Burberry shares plunge on concerns over new high-end luxury strategy
Burberry shares plunge on concerns over new high-end luxury strategy
Burberry plans to pull back from department stores, starting in the US, and remodel its own shops to enhance “luxury service.” The company said it is responding to a changing market in which the luxury consumer now “demands innovation, curation and excitement.”
Investors were more focused on the cost of the strategy shift, with Burberry saying revenue will remain “broadly stable” for the next two fiscal years and restructuring costs will rise by £51 million ($67 million). Burberry shares fell 9.1 percent in midday trading in London.
“The market is now being asked to back him in a ‘no pain, no gain’ strategy shift,” Steve Clayton, a fund manager at Hargreaves Lansdown in London, said of the CEO, Marco Gobbetti.
“Early evidence suggests (Gobbetti) has not carried the crowd with him.” Bailey, Burberry’s chief creative officer, said on Oct. 31 that he plans to leave the company in 2018, ending a 17-year stint in which he helped transform the brand into a global luxury icon. He previously stepped down as CEO after struggling to reinvigorate sagging sales in the company’s key Asian markets.
Bailey’s ideas influenced all of the company’s operations, from the fashions on the runway to the mood in the stores and a shift toward online marketing.
He banked on Britishness and incorporated it into the look and feel of the offering.
He turned a company that once made trench coats for World War I officers and tents for arctic explorers into the producer of must-have styles for the likes of Kim Kardashian and Cara Delevingne.
He also championed the digital marketplace with innovations such as allowing shoppers to immediately buy online what they saw on fashion show catwalks.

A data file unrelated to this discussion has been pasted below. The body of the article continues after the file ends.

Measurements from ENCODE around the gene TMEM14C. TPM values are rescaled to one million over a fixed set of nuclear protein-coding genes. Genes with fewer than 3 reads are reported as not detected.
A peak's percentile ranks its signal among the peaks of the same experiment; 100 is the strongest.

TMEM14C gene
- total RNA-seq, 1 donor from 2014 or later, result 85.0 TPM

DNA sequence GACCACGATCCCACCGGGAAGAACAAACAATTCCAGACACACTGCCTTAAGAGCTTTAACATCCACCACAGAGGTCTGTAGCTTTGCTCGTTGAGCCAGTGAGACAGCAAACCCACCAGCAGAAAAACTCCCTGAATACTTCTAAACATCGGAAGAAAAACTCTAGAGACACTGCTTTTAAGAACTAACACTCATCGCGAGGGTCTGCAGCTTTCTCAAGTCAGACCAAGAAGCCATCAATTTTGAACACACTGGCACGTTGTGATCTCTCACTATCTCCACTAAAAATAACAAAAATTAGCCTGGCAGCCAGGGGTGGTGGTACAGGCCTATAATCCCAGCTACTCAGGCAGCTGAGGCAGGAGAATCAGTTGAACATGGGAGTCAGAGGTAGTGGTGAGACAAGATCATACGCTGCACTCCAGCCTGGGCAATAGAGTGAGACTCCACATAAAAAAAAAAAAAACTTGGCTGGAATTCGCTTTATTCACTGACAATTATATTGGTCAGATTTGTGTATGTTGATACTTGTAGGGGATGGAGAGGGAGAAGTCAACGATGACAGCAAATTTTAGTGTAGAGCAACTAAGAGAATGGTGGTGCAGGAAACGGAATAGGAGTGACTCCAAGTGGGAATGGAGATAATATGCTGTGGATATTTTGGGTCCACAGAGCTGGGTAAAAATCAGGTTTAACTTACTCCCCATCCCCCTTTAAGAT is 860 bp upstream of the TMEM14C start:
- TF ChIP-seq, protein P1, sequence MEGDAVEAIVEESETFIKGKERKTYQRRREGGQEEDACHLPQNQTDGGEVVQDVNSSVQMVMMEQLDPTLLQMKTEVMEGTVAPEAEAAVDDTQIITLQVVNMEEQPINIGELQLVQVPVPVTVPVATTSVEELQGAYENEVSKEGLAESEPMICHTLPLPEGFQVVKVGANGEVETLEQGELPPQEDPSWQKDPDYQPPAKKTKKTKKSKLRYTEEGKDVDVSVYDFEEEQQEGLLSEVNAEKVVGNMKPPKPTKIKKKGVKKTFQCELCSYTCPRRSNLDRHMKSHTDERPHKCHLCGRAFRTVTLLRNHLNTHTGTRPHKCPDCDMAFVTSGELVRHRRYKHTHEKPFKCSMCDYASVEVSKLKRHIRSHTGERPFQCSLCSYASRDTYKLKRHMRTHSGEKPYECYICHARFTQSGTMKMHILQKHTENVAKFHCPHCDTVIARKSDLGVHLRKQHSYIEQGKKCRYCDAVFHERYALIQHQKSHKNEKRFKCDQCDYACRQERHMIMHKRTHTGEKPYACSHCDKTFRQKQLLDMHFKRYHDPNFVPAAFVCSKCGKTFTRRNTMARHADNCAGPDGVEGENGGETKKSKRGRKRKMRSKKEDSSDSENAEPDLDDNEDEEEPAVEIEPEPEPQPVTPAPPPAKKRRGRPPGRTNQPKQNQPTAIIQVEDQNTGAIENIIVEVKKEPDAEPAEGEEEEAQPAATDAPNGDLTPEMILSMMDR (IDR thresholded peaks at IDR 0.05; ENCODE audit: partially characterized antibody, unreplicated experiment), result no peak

But that didn’t stop Burberry from suffering a sharp fall in sales in Asia, where slower economic growth and a Chinese government crackdown on luxury gifts hurt the brand’s sales under his watch. Investors looked to Gobbetti to jumpstart the company.
“To win with this consumer, we must sharpen our brand positioning,” the company said in its strategy statement. “This will require us to change our approach to product, communication and customer experience. Building on our strong foundations, we will establish our position firmly in luxury enabling us to deliver sustainable long-term value.”
Asian firms shuffle production around the region as US-China tariffs war rages
- Some governments, notably in Taiwan and Thailand, are actively encouraging companies to move work from China
- Some Asian governments hope for an economic and strategic boost from the US-China conflict
SEOUL/TOKYO: A growing number of Asian manufacturers of products ranging from memory chips to machines tools are moving to shift production from China to other factories in the region in the wake of US President Donald Trump’s tariffs on Chinese imports.
Companies including SK Hynix of South Korea and Mitsubishi Electric, Toshiba Machine Co. and Komatsu of Japan began plotting production moves since July, when the first tariffs hit, and the shifts are now under way, company representatives and others with knowledge of the plans told Reuters. Others, such as Taiwanese computer-maker Compal Electronics and South Korea’s LG Electronics, are making contingency plans in case the trade war continues or deepens.
The company representatives and other sources spoke on condition of anonymity because of the sensitivity of the issue.
The quick reactions to the US tariffs are possible because many large manufacturers have facilities in multiple countries and can move at least small amounts of production without building new factories. Some governments, notably in Taiwan and Thailand, are actively encouraging companies to move work from China.